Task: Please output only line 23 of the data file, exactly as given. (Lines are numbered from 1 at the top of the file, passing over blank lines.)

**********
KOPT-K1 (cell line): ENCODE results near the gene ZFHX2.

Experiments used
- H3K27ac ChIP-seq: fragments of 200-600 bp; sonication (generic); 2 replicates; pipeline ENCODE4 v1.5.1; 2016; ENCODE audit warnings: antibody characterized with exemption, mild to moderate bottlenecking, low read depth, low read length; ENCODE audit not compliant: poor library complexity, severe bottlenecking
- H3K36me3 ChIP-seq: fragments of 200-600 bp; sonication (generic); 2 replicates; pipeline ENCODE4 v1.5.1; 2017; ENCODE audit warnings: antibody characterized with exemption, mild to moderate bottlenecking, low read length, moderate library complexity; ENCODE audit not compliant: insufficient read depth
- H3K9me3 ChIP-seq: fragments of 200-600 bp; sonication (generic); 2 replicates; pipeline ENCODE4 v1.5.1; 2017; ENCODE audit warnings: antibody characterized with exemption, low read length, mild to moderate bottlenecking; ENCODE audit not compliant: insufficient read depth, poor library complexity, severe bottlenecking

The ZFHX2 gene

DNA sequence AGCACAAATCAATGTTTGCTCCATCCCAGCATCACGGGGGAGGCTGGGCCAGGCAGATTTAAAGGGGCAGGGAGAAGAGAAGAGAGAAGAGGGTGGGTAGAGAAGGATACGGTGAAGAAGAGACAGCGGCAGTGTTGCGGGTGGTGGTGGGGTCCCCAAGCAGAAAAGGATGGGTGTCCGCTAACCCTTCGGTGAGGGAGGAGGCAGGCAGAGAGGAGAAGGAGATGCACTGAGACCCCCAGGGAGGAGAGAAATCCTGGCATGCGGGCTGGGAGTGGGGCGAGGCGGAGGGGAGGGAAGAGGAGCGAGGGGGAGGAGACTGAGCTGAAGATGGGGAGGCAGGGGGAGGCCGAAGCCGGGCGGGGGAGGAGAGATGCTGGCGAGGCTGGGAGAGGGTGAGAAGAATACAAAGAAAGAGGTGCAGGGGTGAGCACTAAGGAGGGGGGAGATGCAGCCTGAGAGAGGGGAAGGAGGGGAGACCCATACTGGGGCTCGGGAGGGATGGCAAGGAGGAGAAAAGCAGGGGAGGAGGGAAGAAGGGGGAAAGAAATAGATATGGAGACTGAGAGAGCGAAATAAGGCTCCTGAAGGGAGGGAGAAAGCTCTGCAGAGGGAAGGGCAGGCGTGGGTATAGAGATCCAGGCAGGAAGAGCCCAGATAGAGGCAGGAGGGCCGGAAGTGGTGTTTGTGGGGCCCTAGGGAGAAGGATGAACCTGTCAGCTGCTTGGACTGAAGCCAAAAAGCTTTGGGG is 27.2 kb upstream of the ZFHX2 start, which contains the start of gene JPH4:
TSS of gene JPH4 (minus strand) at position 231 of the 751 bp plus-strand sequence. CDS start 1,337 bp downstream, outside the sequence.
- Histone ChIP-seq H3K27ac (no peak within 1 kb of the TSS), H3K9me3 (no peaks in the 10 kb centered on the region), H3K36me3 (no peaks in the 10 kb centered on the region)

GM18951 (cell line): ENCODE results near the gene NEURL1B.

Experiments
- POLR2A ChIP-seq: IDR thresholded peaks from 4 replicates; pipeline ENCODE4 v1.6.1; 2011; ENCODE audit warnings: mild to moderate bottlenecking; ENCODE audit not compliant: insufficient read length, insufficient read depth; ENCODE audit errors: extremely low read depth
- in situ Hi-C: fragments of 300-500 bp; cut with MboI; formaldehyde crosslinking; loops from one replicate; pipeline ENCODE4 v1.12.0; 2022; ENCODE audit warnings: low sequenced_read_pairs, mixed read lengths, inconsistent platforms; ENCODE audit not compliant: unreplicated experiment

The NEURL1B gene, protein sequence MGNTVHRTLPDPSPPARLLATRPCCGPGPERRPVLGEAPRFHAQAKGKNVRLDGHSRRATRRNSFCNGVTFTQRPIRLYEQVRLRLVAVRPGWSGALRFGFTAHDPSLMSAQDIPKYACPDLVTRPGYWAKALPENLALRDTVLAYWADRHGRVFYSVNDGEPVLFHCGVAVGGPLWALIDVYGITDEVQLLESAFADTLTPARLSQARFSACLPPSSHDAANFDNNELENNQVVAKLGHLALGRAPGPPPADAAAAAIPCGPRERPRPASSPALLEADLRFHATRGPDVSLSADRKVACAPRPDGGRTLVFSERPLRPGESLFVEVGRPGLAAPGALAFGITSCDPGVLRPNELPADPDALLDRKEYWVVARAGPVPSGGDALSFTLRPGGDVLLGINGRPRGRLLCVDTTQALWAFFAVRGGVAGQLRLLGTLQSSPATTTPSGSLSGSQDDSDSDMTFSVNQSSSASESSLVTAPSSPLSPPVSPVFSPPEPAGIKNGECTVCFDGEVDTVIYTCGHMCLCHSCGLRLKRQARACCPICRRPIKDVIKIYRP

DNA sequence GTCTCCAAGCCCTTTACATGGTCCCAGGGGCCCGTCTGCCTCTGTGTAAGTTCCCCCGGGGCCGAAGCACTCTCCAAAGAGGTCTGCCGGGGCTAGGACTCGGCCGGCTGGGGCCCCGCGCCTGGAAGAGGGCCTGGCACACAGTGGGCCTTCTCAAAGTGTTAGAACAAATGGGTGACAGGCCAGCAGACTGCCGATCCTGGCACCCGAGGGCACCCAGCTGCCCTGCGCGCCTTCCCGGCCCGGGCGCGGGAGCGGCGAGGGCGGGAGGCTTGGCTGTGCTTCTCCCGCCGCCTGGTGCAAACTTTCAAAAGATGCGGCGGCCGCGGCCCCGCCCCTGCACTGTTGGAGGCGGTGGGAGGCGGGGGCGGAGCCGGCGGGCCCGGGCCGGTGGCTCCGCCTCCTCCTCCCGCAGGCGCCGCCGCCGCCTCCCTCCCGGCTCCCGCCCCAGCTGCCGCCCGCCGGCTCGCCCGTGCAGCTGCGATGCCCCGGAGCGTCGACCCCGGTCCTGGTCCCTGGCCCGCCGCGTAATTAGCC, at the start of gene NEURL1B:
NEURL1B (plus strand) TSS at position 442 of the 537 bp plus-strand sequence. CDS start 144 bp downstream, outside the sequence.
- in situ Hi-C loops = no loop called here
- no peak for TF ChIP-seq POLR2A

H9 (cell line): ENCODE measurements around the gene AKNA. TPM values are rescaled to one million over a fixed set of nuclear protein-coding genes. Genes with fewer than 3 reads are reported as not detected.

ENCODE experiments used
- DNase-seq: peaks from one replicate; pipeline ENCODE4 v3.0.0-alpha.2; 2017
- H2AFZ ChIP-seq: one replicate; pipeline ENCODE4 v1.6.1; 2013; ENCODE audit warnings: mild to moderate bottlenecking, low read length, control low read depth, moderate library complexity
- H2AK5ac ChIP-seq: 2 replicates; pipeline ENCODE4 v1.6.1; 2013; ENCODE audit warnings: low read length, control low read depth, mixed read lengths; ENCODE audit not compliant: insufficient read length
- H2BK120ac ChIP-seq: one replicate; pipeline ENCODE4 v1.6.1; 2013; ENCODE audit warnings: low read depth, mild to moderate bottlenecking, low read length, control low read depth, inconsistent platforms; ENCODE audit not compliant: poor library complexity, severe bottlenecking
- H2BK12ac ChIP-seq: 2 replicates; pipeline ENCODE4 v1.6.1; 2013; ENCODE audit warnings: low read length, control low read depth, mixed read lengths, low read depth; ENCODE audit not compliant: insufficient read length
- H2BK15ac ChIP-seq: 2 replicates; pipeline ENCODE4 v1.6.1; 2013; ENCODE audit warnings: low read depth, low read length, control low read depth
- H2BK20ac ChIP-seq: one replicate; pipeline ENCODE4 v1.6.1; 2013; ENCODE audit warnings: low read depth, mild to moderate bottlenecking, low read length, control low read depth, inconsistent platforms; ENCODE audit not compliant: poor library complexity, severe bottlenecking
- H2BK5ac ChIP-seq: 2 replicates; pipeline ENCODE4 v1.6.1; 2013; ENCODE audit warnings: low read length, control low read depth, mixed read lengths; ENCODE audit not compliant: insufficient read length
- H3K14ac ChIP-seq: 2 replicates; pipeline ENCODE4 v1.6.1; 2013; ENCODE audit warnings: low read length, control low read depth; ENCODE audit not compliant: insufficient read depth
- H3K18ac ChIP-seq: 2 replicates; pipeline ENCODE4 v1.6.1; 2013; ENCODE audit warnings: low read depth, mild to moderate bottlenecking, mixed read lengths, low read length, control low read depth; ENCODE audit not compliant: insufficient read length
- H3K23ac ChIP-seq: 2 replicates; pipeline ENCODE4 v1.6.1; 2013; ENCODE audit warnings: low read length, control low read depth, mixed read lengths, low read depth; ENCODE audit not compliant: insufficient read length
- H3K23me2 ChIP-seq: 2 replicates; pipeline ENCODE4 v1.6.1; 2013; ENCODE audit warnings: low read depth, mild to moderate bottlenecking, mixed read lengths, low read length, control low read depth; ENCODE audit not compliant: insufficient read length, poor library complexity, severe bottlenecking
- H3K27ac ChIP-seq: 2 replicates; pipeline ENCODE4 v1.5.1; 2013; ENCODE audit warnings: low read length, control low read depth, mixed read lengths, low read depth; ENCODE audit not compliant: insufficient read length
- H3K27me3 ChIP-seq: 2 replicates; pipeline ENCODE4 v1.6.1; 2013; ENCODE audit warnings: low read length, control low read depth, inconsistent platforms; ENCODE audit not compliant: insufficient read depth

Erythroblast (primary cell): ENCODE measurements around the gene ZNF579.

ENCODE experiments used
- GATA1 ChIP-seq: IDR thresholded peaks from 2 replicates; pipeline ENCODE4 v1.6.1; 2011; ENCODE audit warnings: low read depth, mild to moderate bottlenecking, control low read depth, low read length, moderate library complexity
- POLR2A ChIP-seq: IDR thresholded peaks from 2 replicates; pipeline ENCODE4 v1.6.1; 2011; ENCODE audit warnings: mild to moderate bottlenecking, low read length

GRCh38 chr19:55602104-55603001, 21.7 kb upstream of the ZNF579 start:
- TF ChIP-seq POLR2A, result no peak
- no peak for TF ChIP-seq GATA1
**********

- H2AK5ac ChIP-seq: 2 replicates; pipeline ENCODE4 v1.6.1; 2013; ENCODE audit warnings: low read length, control low read depth, mixed read lengths; ENCODE audit not compliant: insufficient read length